What to remember: Just because a particular business is doing well doesn't mean that every company should switch to their method. What we have to remember is that every company is different and therefore needs a different plan. We don't want to reinvent the wheel, but trying to copy another business's model just because it worked for them probably isn't wise. Research, gather ideas and then find what works for you company in your particular scenario.

Cost of Goods Sold

This is the total of all costs used to create a product or service (this product has to have been sold). To put it another way, this is the direct cost associated with creating a product.

What's included in this (generally speaking)?

  • Labor
  • Materials
  • Overhead

What's the formula?
Cost of Goods Sold = Beginning Inventory + Purchases - Ending Inventory

Why is this important?
Knowing the cost of goods sold is another indicator of how healthy or unhealthy and organization/business is financially speaking. This figure helps a company to determine whether or not a product is being produced efficiently and if the product itself is actually profitable. In other words, this is very important, make sure that you know this number.

What to remember? We've said many times recently that numbers don't tell the whole story and they don't, but having the right numbers can make all the difference. Also, just because a product is needed or seems to bring in a lot of cash doesn't mean that a company should keep producing it.

Websites: Getting Started

Before you get started on building a website, it's important to make a list of goals.

Things to consider:

  • What do you want to show people?
  • Where will you get your images?
  • What colors will be on the site?
  • Is it time to redesign the logo?
  • Who will develop content?
  • Is it better for the site to be content or image rich or something in-between?
  • What is going to capture your customers attention?
  • How will you represent you mission on the website?
  • How will you represent yourself?

What to remember: Don't stress if you feel unprepared, look at other companies that you admire for inspiration, think MVP (Minimum Viable Product), in other words, get the site up knowing that you'll continue to develope the site overtime.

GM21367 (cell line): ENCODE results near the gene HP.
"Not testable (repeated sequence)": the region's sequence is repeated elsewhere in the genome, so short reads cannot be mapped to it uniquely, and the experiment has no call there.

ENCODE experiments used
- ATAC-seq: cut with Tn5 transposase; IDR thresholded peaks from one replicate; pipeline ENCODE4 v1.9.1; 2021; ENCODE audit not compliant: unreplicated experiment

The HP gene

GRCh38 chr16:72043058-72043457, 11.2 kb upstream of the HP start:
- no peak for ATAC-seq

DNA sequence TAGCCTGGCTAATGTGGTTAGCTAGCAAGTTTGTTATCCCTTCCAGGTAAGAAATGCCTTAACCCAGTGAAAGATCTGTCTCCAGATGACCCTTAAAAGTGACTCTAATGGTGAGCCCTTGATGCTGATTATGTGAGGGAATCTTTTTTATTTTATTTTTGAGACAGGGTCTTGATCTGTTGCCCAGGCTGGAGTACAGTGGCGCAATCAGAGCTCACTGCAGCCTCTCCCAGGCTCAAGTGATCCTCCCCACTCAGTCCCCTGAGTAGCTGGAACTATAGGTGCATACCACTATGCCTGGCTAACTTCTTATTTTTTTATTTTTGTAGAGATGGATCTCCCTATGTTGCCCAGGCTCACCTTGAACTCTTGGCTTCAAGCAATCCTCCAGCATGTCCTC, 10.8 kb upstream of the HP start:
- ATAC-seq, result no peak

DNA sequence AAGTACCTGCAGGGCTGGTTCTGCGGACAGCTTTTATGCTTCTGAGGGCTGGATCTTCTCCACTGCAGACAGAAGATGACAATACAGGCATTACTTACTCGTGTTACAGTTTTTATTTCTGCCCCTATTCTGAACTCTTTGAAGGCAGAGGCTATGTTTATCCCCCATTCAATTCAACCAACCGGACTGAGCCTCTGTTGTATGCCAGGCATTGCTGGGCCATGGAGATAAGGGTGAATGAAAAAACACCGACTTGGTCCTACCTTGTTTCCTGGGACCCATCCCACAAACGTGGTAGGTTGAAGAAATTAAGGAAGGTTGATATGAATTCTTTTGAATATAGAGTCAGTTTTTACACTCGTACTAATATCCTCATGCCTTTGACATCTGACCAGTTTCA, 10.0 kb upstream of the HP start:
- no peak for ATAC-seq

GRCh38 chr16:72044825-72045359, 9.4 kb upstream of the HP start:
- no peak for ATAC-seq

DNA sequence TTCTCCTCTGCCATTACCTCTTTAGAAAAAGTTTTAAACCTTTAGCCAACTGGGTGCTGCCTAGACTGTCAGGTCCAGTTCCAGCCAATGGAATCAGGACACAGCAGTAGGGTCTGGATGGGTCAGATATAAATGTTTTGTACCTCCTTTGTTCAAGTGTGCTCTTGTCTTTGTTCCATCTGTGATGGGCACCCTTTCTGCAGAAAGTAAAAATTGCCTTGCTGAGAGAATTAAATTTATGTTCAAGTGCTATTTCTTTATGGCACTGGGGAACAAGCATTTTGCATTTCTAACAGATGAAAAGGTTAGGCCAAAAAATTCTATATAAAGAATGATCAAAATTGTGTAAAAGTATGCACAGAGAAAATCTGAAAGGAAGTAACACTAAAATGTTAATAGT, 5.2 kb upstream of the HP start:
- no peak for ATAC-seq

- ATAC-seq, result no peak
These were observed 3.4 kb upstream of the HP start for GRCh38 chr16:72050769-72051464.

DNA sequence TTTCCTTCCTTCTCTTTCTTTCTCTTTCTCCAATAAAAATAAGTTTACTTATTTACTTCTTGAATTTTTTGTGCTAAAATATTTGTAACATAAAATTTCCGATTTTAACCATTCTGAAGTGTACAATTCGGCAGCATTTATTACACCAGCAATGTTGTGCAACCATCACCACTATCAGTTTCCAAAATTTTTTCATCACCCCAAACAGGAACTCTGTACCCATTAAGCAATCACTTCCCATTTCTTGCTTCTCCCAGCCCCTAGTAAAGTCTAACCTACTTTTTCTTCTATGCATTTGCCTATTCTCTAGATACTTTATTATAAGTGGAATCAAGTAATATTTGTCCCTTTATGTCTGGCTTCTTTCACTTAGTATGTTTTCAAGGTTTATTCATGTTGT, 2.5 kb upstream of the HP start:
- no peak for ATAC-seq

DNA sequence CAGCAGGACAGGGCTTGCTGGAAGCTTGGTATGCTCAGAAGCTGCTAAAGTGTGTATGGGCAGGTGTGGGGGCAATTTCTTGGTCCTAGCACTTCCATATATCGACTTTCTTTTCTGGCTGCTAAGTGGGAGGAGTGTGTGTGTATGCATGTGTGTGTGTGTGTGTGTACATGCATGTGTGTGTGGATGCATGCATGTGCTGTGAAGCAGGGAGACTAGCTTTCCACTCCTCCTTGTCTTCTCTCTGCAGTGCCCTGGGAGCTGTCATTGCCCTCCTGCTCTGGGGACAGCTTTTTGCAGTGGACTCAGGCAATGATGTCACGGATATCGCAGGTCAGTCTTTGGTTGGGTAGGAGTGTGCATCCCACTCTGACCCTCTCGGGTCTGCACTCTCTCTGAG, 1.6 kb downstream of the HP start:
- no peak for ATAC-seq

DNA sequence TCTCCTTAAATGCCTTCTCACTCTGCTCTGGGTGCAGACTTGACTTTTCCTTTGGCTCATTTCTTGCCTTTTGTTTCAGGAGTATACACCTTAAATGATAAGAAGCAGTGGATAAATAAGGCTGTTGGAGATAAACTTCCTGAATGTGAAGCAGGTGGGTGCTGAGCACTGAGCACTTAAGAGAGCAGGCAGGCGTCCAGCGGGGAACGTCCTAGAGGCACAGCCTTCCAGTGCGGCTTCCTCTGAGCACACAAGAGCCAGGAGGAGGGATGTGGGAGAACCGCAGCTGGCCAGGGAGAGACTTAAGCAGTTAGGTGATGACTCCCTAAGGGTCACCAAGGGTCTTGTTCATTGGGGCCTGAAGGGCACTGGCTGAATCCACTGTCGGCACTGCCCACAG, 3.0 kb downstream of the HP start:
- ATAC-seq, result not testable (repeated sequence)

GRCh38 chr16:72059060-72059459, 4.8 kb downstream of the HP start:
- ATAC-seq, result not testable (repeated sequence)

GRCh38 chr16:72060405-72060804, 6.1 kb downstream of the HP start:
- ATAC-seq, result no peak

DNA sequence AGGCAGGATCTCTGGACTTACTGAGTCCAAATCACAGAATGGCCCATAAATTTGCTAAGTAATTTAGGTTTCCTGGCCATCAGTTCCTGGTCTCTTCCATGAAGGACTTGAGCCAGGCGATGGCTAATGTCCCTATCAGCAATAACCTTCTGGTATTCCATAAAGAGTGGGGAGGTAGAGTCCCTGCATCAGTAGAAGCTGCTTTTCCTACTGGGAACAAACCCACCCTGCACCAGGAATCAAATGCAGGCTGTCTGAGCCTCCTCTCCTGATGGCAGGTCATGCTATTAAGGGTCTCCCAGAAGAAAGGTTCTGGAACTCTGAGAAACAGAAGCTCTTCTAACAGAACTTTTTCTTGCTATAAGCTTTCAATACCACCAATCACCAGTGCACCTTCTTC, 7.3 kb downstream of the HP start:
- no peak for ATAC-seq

Balance Sheet

The balance sheet is essentially a financial statement that tells whoever is looking at it what a company owes and what is owns (this is of course in a summary format).

Why is this important? The balance sheet gives a company a tool that makes it possible to see where they stand overall. It shows how much cash is available as well as the amount of debt and liabilities, what's coming due "today" and what's coming due in the future. Having this information in this specific format can help to inform and speed up the decision making process.

What can you pull from this?

  • Debt-to-Equity Ratio
  • Acid-Test Ratio
  • Operational Efficiency
  • Working Capital
  • etc.

What to remember: This is a picture of one point in time and should be compared to both previous periods and other companies in the industry. In other words, don't look only at the balance sheet when making decisions.

Websites: The Presence

There's more than enough research out there to show that every business should have a website. One of those reasons is presence or, in other words, so that people/potential customers have a place to find you. With the ease in which it takes to setup a website and, as little capital that is needed, there's not really a good reason to not have one.

Why is this important: Customers need to be able to find you. A website has the information about how to contact you, where your located, what events you'll be attending, etc. While social media can be used to accomplish this goal, that information can get lost in the mix. It should be used, but as one of many tools. i.e. keep your website updated with current information. This lets people know what's happening with the business, where it will be, and then alert them to changes/updates via social media.

What to Remember: No one knows your business better than you. In other words, your online presence is yours and you need to make it look like yours.

Net Profit Margin

By definition, this is the percent amount left over from revenue when a company has paid all the operating expenses, interest, and taxes. In other words, this is the final number that tells a company what percent of every dollar that they actually held on to after everyone has been paid.

What is the difference between this and gross profit margin? Gross margin is the difference between revenues and the cost of goods sold, which leaves a residual margin that is used to pay for selling and administrative expenses. Net margin is the residual earnings left after all expenses have been deducted from revenues.

The Formula:
Net profit margin = (Net profits ÷ Revenue) x 100

And to be more specific: (Total Revenue – Total Expenses)/Total Revenue = Net Profit this is then divided by Total Revenue which gives us the Net Profit Margin

Why is this important? This essentially shows how well a company can turn revenue into profits. It can also help to shed light on things like poor expense management, low sales, bad customer experience, etc. Regardless, this number is a signifier that either things are going well or maybe not so well.

What to remember: As I've stated several times recently, numbers don't tell the whole story, but they are a powerful tool that can help shed light on both the good and the bad within a company. Know your numbers.